Youtube Criminal Confessions

"My name is Mathew Cordle and on June 22, 2013, I hit and killed Vincent Canzani"


Photo Credit Flickr.com
Social Media is the newest form of criminal evidence.  Information gleaned from Facebook postings and other social media communications have been allowed as evidence, providing a judge believes the information is directly relevant to a case and not a blatant violation of someone’s privacy. Even if you are not knowingly the subject of a criminal investigation you should be aware that your Facebook postings are not private. Obviously whoever you have “friended” is privy to your postings depending on your privacy levels. Any of these people may easily take a screen shot of any posting you make. The same is true for text messages.  The textee can  take a screen shot of your text message and it is no longer yours to control.  Postings on other social media networks such as Twitter are similarly subject to criminal prosecution if the content is deemed threatening or otherwise suspected to be of a criminal nature.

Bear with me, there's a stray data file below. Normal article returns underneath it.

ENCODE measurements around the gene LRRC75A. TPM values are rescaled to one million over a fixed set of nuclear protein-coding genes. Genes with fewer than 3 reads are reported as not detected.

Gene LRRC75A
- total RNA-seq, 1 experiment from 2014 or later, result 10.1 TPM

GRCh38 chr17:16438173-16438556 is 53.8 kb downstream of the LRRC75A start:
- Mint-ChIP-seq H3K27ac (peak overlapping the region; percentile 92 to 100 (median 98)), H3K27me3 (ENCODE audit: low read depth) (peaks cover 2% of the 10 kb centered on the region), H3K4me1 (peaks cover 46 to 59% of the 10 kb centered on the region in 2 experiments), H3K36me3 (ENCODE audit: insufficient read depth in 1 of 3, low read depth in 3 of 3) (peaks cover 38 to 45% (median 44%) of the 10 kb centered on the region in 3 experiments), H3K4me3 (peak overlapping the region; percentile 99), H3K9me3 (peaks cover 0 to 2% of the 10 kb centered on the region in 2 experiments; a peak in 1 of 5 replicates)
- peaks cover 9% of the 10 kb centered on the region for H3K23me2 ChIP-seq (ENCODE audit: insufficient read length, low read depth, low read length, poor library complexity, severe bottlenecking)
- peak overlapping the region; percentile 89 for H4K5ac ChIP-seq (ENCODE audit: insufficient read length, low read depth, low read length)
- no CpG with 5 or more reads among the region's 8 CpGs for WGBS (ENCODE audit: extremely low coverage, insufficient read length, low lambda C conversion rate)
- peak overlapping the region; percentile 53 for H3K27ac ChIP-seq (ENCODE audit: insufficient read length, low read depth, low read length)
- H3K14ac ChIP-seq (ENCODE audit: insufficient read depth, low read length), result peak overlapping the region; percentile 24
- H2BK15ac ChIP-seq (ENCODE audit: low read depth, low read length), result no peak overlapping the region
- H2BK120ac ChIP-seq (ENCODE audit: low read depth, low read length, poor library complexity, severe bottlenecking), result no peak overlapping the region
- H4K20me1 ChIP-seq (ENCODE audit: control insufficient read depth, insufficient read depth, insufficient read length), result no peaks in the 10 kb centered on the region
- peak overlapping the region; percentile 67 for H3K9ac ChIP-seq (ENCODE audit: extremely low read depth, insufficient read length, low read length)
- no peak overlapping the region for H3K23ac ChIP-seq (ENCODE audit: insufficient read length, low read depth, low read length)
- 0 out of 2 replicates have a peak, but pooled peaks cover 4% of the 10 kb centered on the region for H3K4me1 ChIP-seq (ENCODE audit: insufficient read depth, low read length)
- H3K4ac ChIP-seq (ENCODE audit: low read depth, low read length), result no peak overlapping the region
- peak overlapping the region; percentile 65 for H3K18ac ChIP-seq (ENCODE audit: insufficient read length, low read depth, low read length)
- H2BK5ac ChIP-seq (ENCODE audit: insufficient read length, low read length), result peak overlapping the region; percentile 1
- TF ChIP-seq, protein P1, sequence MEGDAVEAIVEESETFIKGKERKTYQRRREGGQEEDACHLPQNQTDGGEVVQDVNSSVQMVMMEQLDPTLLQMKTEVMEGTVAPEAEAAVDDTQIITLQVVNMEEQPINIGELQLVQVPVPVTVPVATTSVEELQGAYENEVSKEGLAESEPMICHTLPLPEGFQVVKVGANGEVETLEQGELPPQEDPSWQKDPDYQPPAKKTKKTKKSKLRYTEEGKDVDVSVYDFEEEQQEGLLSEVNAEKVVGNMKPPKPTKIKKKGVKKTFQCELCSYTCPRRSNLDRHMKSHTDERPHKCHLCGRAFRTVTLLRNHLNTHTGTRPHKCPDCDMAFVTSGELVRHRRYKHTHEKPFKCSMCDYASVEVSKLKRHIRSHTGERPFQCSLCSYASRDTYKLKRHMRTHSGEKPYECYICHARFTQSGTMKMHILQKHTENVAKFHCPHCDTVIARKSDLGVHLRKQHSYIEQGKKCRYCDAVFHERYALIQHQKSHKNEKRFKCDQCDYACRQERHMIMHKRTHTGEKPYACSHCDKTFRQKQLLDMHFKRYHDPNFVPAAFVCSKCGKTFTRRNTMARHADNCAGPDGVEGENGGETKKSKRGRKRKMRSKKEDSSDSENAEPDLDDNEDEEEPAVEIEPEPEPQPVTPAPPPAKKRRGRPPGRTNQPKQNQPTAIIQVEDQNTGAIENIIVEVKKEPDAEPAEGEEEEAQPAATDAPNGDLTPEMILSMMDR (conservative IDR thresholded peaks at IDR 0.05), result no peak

Last week USA TODAY reported the following story about Matthew Cordle who confessed to vehicular homicide on You Tube.  To see the entire article and view the confession click here.

Matthew Cordle, 22, admits getting drunk and driving the wrong way on I-670 near Columbus, crashing into a jeep and killing its driver.

"My name is Mathew Cordle and on June 22, 2013, I hit and killed Vincent Canzani," Cordle says in the video posted Friday. "This video will act as my confession. When i get charged, I will plead guilty and take full responsibility for everything I've done to Vincent and his family... I won't dishoner Vincent's memory by lying about what happened."